The Perils of Pauline (1914, Louis J. Gasnier and Donald MacKenzie), the European version, Chapter 3: The Pirate Treasure

The Pirate Treasure doesn’t give Pearl White anything more to do than usual in Pauline, despite her playing Pauline, but it’s one heck of an amusing chapter. Villains Paul Panzer and Francis Carlyle (who really ought to be top-billed since they have the most to do every chapter–so far) are walking along trying to figure out how to kill White and happen across a destitute old sailor (Donald MacKenzie). They like the look him and it turns out MacKenzie isn’t above some accessory to murder, so long as he gets paid.

Panzer’s scheme has MacKenzie telling White he’s got buried treasure on an island. Presumably because Panzer knows White won’t be able to resist helping MacKenzie get the buried treasure?

At first, MacKenzie terrifies White and her would-be beau, Crane Wilbur, rushes to her rescue. Wilbur’s intrusion convinces White she should listen to MacKenzie’s tale, regardless of him being a terrifying old sailor. So she boots Wilbur out, listens to the tale, and agrees to help him.

When Wilbur wants to know what she’s up to on her boating expedition, she refuses to tell him, which kicks off his subplot. He gets a buddy and hires a boat to follow her.

Except the skipper they hire is in Carlyle’s pay and dumps them on an empty island. They build a raft, which sinks, but then swim to shore on a different island. By that time, White and her party have gotten to that island, where they’re stopping over to go to the treasure island.

That extra time gives Wilbur time to put on black face and pretend to be a cook so he can go with them. It’s a fairly complex disguise–including a hairpiece; so the staging island must have had a costume shop.

The plot holes–Wilbur’s disappearing friend, White’s erratic behavior, Wilbur not–you know–wanting to wait for White’s ship to depart before following it–makes Treasure rather amusing.

Technically the best part is MacKenzie’s flashback to childhood–he’s a cabin boy who has to kill the entire crew of a ship to defend himself from being thrown overboard. It’s a great gunfight turned knife fight turned brawl. Whoever plays young MacKenzie does well.

MacKenzie’s makeup is awesome as well.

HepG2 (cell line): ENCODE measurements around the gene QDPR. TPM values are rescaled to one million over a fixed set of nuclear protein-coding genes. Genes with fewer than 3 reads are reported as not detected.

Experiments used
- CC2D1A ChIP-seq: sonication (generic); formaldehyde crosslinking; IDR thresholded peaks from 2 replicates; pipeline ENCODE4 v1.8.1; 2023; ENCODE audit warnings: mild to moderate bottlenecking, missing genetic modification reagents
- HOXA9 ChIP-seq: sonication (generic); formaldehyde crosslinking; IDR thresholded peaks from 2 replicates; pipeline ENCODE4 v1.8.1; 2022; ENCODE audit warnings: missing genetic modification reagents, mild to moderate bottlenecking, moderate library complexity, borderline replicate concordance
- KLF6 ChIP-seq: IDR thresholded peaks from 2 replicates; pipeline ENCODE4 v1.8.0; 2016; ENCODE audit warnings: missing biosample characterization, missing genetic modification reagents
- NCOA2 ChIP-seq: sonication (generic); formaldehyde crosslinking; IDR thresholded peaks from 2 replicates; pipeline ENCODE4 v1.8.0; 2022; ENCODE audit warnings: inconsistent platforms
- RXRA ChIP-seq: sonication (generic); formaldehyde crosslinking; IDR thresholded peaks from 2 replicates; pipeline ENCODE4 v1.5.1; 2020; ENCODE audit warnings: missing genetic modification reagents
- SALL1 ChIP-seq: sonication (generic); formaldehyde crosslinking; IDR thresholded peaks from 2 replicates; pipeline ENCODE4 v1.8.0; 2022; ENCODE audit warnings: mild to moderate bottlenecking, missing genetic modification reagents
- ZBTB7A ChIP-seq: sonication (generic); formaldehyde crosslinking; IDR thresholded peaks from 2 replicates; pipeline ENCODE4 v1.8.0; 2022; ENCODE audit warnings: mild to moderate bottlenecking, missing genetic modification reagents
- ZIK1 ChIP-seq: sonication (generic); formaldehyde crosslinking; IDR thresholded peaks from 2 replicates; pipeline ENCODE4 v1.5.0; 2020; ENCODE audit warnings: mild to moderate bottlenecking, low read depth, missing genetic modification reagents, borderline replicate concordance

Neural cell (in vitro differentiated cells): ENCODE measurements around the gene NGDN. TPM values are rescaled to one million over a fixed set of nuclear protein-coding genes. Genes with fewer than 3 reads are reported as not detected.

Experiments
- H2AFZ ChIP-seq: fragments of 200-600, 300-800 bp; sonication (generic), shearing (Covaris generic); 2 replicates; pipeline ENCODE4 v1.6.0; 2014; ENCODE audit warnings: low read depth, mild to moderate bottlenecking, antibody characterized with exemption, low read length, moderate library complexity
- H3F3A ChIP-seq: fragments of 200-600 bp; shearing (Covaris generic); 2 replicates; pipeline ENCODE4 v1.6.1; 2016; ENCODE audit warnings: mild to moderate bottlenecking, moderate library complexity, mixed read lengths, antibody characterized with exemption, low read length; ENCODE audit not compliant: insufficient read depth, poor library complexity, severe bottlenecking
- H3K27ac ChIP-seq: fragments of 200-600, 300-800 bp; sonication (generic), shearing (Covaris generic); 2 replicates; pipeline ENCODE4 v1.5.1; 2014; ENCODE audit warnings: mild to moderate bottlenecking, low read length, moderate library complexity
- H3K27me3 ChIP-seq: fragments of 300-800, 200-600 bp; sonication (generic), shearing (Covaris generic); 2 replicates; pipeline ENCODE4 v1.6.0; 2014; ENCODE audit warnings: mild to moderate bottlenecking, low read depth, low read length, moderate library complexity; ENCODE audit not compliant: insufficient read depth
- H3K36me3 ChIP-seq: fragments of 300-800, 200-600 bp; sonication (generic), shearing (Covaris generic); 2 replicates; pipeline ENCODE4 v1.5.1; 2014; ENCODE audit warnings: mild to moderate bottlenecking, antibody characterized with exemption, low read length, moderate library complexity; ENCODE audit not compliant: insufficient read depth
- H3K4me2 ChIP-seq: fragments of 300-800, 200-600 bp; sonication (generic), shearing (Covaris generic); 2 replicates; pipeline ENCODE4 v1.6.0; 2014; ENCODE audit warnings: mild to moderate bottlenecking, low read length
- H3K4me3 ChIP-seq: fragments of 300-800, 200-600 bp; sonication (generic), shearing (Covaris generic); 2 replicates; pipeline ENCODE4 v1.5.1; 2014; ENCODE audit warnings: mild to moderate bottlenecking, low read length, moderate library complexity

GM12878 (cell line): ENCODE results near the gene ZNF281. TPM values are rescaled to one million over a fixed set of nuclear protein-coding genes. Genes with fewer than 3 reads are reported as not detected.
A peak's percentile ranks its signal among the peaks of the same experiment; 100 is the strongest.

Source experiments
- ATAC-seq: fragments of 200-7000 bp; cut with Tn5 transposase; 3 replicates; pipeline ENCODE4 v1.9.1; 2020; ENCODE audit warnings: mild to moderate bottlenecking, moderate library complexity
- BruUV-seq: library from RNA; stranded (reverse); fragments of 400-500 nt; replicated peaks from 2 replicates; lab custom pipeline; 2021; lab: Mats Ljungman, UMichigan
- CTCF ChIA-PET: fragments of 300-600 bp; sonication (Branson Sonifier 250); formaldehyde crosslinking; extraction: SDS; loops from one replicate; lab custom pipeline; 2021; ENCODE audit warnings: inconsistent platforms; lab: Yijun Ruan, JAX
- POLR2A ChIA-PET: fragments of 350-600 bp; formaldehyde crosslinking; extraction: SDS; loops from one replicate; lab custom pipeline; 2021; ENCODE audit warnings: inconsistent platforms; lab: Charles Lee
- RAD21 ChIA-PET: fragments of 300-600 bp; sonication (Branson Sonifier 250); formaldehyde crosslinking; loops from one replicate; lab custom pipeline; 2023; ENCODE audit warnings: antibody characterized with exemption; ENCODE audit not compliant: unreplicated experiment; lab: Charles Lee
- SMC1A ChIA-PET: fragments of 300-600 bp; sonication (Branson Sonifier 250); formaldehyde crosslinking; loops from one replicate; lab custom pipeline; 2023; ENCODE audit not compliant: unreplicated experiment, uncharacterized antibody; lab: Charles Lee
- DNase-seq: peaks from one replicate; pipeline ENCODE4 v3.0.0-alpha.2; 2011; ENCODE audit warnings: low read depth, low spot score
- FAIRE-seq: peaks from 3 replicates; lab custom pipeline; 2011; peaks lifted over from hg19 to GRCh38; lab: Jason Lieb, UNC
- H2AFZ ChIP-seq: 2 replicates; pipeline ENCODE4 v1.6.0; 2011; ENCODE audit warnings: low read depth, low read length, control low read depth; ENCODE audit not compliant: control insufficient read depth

The chapter only has one Peril, which is fine, especially since it gives Panzer and Carlyle their best moment of villainy in the whole thing.


Directed by Louis J. Gasnier and Donald MacKenzie; screenplay by Charles W. Goddard and Basil Dickey, based on the novel by Goddard; director of photography, Arthur C. Miller; released by the Eclectic Film Company.

Starring Pearl White (Pauline), Crane Wilbur (Harry), Paul Panzer (Koerner), Francis Carlyle (Hicks), and Donald MacKenzie (Blinky Bill, the pirate).

The Grim Game (1919, Irvin Willat)

Some of The Grim Game is spent on Harry Houdini’s illusions. The film puts Houdini, playing a reporter, in various tight spots where he has to escape from one thing or another. By the third act of the film, Houdini’s escapes aren’t even the focus–though there is a fantastic mid-air plane sequence. The plot gets in the way.

The film gives the illusion of great complexity. Houdini’s rich uncle (Thomas Jefferson in the film’s only weak performance) is an awful miser and is planning on shutting down Houdini’s newspaper (Houdini’s the star reporter). So Houdini hatches a plan to save the paper. It requires Jefferson to go missing; of course, all the good guys will know where he’s gone.

This development comes after Game spends a lot of time setting up Jefferson, setting up Arthur Hoyt as his doctor, Ann Forrest as his ward (who Houdini romances but who Hoyt wants to marry for her eventual fortune). Most of this setup is a waste of time (especially in the case of Mae Busch as a cabaret star who gets involved). Walter Woods’s script meanders, oblivious to its lack of suspense.

Obviously, things go wrong–way too quickly–and Houdini ends up in jail. Director Willat does all right with the action, but he has no time for anything else. He rushes, almost nervous about giving away too many clues to the eventual mystery. Except, without clues or questions, the mystery resolves lamely.

Hoyt’s excellent, Forrest’s likable (even if she barely has anything to do–it’s not even clear she knows Hoyt is a suitor). Houdini’s confident and thorough. The film never takes itself too seriously, which is swell, except that lack of self-interest hurts once it gets to the “who cares” resolution to the mystery. It needed a better script. And more Houdini escapes.



Directed by Irvin Willat; screenplay by Walter Woods, based on a story by Arthur B. Reeve and John Grey; directors of photography, Frank M. Blount and J.O. Taylor; released by Paramount Pictures.

Starring Harry Houdini (Harvey Hanford), Ann Forrest (Mary Cameron), Arthur Hoyt (Dr. Harvey Tyson), Augustus Phillips (Clifton Allison), Tully Marshall (Richard Raver), Mae Busch (Ethel Delmead) and Thomas Jefferson (Dudley Cameron).

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